You and your companions are wandering through the lush Mayan Frontier when you stumble upon a hidden temple. You light your torch and journey into the deep maze of hallways and chambers, getting dizzy with disorientation. You reach the epicenter of the temple maze when you hear a voice in the darkness call out “ESCAPE!” and then the madness begins. Your troupe must explore their way back out of the primitive labyrinth before the cursed tomb doors lock you in forever. You have very little time so your team will have to work together to map your way out and gather sacred gems to aid your escape. Desperate to flee the cursed temple you finally burst through the exit with your life. But don’t be fooled! To truly escape the dark curse you must also help pull your teammates out of the rubble and into safety as well — no man can be left behind!
What’s really unique about Escape: The Curse of the Temple is the ‘real-time’ gameplay. In case you’re not familiar with what that means (I wasn’t), there are no turns, everyone plays at the same time. Did you just gasp? Because I did when I heard that. “What do you mean?” I asked Hayden. Well, that means there are three rounds that last about three minutes each and everyone is rolling their dice simultaneously to navigate through the temple maze. “But how do you keep track of the time?” you may ask. Well that is the most interesting part of this game… it has a soundtrack! Ok so you may not have gasped before but now I know you’re having a hard time catching your breath.
Escape is played with 1-5 players, with the optimal being 3 or 4. There are combinations of dice that can cause you to become immobile and the only way for you to escape the trap is to have one of your comrades come rescue you. This part of gameplay is the most frustrating yet exciting because you have to come together as a team to make sure you’re never leaving one of your fellow players behind. This can become difficult if your teammates are far away or (in the case of playing by yourself) nonexistent. No judgment if you do play this by yourself though….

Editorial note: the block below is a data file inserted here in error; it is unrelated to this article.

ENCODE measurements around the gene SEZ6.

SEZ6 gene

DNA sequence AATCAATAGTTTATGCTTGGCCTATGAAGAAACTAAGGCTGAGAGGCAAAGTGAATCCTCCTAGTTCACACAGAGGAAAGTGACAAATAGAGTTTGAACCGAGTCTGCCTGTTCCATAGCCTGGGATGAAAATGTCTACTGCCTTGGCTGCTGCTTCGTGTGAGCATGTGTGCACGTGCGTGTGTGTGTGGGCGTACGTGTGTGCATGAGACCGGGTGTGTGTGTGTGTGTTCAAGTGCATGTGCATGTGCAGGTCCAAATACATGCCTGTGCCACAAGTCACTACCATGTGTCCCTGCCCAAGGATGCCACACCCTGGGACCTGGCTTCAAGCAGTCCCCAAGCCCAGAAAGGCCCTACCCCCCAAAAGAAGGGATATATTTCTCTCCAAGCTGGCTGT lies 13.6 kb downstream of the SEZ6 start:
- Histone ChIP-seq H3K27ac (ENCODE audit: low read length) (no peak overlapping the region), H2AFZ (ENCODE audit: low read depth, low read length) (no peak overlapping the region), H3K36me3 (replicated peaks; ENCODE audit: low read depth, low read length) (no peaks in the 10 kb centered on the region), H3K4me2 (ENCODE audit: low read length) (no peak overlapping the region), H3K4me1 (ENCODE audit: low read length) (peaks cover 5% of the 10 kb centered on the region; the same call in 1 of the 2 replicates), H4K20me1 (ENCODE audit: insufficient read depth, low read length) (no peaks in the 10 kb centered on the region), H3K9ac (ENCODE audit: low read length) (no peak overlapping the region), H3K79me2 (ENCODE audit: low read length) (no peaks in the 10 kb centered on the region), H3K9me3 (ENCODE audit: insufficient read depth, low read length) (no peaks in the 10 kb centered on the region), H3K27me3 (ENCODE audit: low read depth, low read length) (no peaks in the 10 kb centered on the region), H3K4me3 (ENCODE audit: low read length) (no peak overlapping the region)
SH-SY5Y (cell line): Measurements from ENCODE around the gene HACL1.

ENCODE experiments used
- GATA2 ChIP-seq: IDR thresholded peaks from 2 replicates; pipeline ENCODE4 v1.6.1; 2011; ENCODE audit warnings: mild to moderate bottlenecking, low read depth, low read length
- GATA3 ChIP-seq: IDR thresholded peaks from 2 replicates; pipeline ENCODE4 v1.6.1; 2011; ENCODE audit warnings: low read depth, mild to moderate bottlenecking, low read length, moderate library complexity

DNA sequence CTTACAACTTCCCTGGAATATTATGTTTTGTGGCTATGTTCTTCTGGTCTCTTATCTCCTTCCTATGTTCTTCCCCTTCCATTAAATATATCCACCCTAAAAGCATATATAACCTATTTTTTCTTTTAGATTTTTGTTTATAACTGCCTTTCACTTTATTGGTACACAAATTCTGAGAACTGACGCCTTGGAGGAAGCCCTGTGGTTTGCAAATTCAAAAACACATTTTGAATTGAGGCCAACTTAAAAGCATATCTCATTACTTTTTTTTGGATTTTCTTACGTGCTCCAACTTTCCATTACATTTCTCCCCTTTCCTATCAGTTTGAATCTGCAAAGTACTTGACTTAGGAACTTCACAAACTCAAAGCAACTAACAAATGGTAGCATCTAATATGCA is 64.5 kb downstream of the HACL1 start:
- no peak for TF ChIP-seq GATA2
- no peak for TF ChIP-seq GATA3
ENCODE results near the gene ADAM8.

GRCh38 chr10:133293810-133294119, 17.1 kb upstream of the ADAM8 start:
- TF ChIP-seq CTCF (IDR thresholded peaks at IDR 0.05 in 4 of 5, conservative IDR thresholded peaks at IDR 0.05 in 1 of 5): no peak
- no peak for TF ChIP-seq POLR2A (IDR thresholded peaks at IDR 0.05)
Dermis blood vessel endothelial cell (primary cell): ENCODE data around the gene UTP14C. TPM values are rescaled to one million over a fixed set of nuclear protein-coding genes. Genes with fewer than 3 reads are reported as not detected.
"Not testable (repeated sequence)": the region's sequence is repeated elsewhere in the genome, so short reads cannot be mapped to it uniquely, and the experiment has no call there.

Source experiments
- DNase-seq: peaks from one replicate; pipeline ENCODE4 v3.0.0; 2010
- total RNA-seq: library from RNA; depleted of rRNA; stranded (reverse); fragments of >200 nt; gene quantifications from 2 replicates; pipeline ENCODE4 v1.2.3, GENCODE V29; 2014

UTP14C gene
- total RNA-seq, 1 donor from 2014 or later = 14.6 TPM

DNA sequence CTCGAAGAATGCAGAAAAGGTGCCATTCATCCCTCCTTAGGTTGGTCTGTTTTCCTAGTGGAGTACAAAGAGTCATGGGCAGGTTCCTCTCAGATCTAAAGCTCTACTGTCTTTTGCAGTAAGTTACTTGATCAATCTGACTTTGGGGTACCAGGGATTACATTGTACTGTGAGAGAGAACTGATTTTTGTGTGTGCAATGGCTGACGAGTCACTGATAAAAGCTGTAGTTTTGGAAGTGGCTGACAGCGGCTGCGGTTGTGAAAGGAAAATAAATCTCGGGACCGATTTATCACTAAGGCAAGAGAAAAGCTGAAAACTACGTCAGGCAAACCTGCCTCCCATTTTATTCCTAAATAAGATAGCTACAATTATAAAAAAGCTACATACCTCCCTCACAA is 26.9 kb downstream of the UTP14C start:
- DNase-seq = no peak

Rounds last 3 minutes, so it may give you that wind-blown sensation — when all is said and done the entire game will be over in less than 10 minutes. The resulting adrenaline rush makes this game incredibly addictive and you can easily play this game over and over without noticing the time flying by. The short rounds also make it perfect as an ‘appetizer’ game if you plan on playing another, longer game as a ‘full course’ later.
The game is most difficult to pick up during your first round because of the soundtrack. That really took some getting used to but once you know what you’re listening for the audio cues are pretty clearly pronounced. You’ll notice the gameplay is challenging but finds a perfect balance between “This is a cake walk” and “I’m about to rage-flip this table over”, so you’ll find it’s easy to pick up though not so easy you lose interest.
Escape has awesome artwork; it reminds me of the board game version of Temple Run (the iPhone game I blame for skipping so many classes in 2011). Whip up a Mayan Mocha for good luck and an ultra-caffeinated spin of the dice. Play with ‘That Guy’ that yells and screams a lot. This may sound like the worst possible type of person to play with, however it becomes REALLY entertaining to see a grown man squirm and panic.